Several years ago, the Ministry of Tourism had invited foreign journalists stationed in Israel to view the migration of the cranes and the Hula Valley “Agamon” tourism park, a world-famous bird-watching site.

 

Israel is indeed famous for bird-watching and the twice-annual migration of birds, but yet, we are about to discover a secret only few know.

 

The Biblical Zoo in Jerusalem

 

So imagine my surprise when I discovered the members of the Tisch Family Zoological Gardens in Jerusalem.  I did not expect to meet male Asian elephants (a gift from Thailand), Asiatic lions, Syrian brown bears, red pandas, chimpanzees, entire types of monkeys, penguins, giraffes, zebras, hippopotamuses, parrots, birds of prey, deer and tigers, cheetahs, ostriches, Nile crocodile, and so many more animals.

 

One can see them in their natural “habitats.”  One can see them being fed, or just read the menu of what they eat each day.  One can take the trolley (warning:  no space, there are so many kids), or just walk around.  The hustle and bustle of the city around disappear, and one journeys to Africa or “Down Under,” to the Amazons or to the Sahara desert.  In fact, I realized that I can now “travel” to Africa and still continue to donate blood (it is otherwise prohibited, but not if one never leaves Israel!).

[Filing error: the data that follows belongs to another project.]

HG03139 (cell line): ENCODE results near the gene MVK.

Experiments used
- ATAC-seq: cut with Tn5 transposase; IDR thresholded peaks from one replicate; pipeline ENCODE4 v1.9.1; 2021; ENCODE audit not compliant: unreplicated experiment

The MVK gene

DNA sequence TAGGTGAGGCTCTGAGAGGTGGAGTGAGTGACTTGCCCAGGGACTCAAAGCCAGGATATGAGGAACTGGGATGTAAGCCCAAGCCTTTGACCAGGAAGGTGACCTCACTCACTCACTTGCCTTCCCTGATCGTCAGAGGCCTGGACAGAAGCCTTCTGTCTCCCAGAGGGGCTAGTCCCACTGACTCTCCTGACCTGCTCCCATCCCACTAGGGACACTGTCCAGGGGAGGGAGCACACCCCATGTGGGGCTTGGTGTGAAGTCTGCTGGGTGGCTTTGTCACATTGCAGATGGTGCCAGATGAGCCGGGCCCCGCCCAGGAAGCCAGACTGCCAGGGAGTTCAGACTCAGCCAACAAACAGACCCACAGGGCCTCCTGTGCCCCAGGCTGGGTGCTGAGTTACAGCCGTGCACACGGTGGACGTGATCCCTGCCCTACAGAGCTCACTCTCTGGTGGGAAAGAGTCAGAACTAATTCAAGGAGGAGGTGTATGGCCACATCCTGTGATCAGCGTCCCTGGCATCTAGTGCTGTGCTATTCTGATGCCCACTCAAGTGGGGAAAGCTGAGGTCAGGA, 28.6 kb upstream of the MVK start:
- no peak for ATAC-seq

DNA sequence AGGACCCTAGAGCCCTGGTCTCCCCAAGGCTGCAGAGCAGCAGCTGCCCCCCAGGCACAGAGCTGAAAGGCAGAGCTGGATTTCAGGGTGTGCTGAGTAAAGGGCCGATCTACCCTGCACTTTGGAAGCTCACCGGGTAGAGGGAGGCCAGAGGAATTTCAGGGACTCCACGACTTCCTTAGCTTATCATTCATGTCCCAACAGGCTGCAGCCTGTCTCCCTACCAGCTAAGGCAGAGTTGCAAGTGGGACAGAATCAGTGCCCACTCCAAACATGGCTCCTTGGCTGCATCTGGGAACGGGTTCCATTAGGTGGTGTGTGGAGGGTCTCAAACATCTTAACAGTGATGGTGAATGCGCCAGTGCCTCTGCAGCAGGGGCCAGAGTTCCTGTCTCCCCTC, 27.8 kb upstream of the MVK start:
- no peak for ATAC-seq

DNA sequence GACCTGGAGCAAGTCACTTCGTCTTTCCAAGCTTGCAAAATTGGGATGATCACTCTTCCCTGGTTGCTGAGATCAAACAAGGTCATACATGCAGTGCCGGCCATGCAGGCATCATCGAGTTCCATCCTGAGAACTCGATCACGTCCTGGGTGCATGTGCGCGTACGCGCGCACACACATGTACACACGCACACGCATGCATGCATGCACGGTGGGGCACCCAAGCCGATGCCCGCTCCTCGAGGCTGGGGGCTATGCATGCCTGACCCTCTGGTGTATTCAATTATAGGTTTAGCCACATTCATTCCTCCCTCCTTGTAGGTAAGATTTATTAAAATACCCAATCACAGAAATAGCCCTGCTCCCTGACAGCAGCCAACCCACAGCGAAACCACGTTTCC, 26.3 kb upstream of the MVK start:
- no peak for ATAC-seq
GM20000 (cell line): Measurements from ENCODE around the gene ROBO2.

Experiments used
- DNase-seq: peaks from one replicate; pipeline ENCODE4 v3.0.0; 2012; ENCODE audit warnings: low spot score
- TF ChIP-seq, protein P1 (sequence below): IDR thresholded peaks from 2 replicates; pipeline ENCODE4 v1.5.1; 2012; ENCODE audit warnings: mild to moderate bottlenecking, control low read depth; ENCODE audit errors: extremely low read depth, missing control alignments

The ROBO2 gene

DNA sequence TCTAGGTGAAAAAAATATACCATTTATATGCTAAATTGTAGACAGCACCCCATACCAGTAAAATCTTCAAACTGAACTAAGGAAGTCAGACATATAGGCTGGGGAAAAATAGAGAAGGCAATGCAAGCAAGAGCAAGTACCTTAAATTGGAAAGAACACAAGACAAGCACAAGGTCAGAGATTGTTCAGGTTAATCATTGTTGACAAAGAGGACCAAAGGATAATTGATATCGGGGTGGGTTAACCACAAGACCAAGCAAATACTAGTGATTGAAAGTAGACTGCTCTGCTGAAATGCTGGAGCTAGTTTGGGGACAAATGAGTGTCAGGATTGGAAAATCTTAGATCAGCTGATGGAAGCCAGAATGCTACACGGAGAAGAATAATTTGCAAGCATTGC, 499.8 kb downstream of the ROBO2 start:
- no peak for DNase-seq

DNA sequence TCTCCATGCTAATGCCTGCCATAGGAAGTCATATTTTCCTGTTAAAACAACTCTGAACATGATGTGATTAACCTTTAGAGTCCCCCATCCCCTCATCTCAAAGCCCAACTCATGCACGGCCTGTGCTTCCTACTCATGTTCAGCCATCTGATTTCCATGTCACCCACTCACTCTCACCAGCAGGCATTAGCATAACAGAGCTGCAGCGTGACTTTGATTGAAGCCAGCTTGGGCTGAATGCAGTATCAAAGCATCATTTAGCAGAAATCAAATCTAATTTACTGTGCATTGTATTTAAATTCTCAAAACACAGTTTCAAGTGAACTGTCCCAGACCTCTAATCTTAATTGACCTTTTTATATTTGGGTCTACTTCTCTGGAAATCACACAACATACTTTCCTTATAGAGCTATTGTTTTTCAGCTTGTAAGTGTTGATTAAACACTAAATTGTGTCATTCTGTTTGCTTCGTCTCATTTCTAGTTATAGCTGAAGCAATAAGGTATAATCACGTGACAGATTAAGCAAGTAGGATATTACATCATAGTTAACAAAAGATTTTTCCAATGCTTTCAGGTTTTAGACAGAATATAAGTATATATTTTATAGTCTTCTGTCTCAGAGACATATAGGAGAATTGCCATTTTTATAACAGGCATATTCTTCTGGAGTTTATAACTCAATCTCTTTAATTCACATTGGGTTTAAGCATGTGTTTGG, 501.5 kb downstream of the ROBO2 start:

The place is so enormous yet manageable.  There is so much to see and experience, that one remains breathless.  As if the entire world has come here, to Noah’s Ark, to the Biblical Zoo in Jerusalem, to say “Welcome!  Cherish Us!  Celebrate with Us!  Protect Us!”

 

Indeed, only in Zion Jerusalem.

 

So during your next trip, come see Lemur Land, Australian or South American Yard, the West Side Story Exhibit or the Bible Land Wildlife Preserve.  You will need a ticket (approximately $12), and you will not regret it.  Or, you may want to make a very special repeat, or a first ever, trip to Israel, just for this purpose!

 

Facts and Figures

 

The Jerusalem Biblical Zoo was originally established in 1940 by Zoology Prof. Aharon Shulov of the Hebrew University.  It has since moved several times until it opened in 1993 in its current location.

 

The Zoo is home to more than 2,500 mammals, birds, reptiles and fish belonging to some 250 species.

 

The animals at the zoo are native to the land of Israel that are mention in the Bible, many of which have become extinct in the wild, alongside species from all over the world, many of which are endangered.

 

The zoo is spread over 250 dunks (roughly 62 acres).  The route inside is about two kilometers (1.25 miles) long.  It is shaded, comfortable and wheelchair-accessible.  Benches and water fountains are aplenty.

 

The zoo is opened seven days a week (although the Zoo Train does not operate on Jewish holidays and Saturdays).

 

The Jerusalem Biblical Zoo is administered as a non-profit organization and works in partnership with many conservation groups.  It is a partner in global conservation efforts to save endangered species.